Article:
Friday, December 21, 2007


…HA hopes you have no idea what a hospitalist is. That would mean you had not been hospitalized within the last few years and found out that your regular doctor will not take care of you or maybe even learn you are there.

…Uh-oh, HA is being mean to doctors again. Well, she has her reasons. She has run into hospitalists who barely speak English, want to prescribe things for her without even coming into the room, and who are not as accessible and hip to hospital routines as they are billed to be.

…This specialty is the fastest growing—and a recent study showed that hospitalists can reduce the average hospital stay 12% (let’s see, why do insurance companies love them again? And often insist on their use?).

…Tufts looked into this and found that a hospitalist managing your care can take half a day off the average stay.

…Despite their rep for hospital savvy, multitasking, and management skills, hospitalists in this study were shown not to save much money—it was speculated this was because they had to redo tests you might have had done at your doctor’s office (and of which they would know nothing).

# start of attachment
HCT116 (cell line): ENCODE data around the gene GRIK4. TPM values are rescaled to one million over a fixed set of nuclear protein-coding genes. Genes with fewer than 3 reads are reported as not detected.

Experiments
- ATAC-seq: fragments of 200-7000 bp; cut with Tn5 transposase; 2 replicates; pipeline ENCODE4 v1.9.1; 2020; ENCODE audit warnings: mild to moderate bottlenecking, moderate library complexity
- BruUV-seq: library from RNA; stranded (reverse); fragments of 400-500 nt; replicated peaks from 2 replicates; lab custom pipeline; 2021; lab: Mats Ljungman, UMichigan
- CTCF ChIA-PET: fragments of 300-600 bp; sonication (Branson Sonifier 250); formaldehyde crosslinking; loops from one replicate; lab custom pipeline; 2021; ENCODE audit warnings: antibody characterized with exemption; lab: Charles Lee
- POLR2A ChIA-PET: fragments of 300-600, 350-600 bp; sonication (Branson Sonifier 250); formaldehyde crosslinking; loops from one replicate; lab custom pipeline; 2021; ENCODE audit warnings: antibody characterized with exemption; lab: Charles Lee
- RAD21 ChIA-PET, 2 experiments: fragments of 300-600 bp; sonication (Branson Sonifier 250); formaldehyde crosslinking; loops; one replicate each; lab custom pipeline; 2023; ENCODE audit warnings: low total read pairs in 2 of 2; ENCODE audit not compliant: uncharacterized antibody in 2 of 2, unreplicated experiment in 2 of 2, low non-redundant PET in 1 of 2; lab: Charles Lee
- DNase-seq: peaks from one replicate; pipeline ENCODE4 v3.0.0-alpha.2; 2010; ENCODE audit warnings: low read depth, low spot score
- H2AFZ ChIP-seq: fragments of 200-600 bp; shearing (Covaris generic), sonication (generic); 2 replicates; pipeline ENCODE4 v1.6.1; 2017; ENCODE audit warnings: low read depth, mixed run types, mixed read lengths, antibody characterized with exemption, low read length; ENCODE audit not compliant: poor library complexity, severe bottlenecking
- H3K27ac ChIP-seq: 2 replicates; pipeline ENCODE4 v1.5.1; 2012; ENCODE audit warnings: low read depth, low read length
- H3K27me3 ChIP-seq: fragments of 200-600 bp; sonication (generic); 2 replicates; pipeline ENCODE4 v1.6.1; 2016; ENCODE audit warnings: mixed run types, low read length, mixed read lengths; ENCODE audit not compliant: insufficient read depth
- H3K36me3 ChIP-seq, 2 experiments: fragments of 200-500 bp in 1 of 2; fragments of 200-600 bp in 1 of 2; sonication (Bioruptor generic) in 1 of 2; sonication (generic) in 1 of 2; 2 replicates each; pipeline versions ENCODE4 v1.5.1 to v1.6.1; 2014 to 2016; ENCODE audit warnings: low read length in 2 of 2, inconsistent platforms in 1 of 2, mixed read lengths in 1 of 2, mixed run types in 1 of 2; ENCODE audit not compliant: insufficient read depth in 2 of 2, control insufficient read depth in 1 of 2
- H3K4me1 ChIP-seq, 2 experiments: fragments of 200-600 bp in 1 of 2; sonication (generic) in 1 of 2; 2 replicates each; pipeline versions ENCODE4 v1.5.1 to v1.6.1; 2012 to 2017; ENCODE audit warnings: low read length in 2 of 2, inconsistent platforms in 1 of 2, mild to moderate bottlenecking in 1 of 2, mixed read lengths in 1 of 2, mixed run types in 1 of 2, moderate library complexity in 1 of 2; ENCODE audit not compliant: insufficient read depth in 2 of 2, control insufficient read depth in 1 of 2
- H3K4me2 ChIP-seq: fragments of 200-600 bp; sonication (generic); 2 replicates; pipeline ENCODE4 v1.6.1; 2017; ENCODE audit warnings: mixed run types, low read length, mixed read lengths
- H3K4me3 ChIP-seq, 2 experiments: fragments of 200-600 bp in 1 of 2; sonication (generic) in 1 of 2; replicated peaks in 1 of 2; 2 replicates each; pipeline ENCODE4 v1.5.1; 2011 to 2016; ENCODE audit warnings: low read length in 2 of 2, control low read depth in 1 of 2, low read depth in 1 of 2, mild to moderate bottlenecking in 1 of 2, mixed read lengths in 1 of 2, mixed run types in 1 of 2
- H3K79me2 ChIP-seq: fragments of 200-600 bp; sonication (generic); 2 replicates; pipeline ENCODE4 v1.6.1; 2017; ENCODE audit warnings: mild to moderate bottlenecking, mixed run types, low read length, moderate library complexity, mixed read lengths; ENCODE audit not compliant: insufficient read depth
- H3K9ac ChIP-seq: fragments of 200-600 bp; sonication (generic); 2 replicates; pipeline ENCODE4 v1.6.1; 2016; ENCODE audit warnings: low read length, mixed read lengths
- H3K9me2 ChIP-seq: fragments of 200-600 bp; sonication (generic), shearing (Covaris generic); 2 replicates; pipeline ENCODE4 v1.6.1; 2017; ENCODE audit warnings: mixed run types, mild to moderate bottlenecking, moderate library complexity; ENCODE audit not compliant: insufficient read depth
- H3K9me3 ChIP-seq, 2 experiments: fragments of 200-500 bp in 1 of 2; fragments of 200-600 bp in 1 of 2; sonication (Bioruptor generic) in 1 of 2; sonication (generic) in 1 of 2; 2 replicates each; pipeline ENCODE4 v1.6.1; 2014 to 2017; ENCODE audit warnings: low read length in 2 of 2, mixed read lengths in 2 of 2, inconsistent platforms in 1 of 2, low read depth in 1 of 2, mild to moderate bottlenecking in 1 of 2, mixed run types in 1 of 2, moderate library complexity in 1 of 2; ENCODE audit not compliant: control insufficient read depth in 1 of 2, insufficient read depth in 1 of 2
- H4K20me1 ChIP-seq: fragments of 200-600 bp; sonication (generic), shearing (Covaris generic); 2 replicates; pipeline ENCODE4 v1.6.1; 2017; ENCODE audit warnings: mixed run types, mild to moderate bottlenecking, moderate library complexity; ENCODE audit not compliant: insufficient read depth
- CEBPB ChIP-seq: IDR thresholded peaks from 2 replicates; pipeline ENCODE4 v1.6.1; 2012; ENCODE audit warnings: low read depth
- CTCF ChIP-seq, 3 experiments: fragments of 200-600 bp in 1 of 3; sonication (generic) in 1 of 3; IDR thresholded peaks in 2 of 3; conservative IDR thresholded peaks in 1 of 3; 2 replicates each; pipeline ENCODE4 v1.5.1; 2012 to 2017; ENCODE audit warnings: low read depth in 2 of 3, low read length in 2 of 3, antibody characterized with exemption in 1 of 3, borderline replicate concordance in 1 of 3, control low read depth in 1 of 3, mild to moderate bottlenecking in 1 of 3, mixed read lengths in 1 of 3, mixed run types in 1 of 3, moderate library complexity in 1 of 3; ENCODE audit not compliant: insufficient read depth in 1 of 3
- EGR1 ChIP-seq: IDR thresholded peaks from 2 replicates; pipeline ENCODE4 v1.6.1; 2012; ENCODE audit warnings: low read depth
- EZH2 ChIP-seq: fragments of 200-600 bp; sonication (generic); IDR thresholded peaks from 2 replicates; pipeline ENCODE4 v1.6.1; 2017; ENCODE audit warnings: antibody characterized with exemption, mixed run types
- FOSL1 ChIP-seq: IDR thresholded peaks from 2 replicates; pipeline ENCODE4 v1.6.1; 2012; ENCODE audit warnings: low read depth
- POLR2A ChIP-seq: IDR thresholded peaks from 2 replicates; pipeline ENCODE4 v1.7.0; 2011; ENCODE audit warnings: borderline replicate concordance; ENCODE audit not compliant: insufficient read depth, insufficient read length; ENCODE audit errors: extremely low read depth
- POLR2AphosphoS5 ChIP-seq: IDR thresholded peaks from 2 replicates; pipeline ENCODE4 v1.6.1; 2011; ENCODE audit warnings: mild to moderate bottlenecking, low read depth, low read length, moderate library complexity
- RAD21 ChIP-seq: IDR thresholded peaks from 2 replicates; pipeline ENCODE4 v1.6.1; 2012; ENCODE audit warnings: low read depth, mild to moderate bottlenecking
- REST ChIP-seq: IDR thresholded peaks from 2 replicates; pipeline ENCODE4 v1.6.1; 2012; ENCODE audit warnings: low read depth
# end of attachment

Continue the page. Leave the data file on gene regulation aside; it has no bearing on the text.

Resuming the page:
…You as the patient are being handed, often abruptly, to a stranger, when you are sickest, then back to your doctor when you are discharged. What information has been sent back with you about your hospital stay? Sometimes only what you can convey yourself.

…HA remembers her first hospitalist encounter. She was a pleasant young woman from Eastern Europe, good English, but HA had no idea who she was. HA kept asking for her doctor—and this woman had never heard of him. Finally HA called her doctor’s office—and the nurse said, “Your doctor does not come anymore. They will take care of you.”

…HA also remembers some hospitalist saying she needed blood plasma, which can be a little scary because of the diseases it can transmit, even though it is screened. The man had never even seen or talked to HA!

…She demanded he talk to her about it. Oh, he had left, but eventually his partner came in standing on one foot and the other, dying to leave.

…HA said, “I am not numbers in a chart or some case in the New Engliand Journal of Medicine! I am a person!”

…When she got out of the hospital, her regular doctor had no clue about any of this. When HA complained about being “abandoned,” he sent her a registered letter saying she was no longer his patient.

...She found a primary physician who says he still rounds in the hospital.

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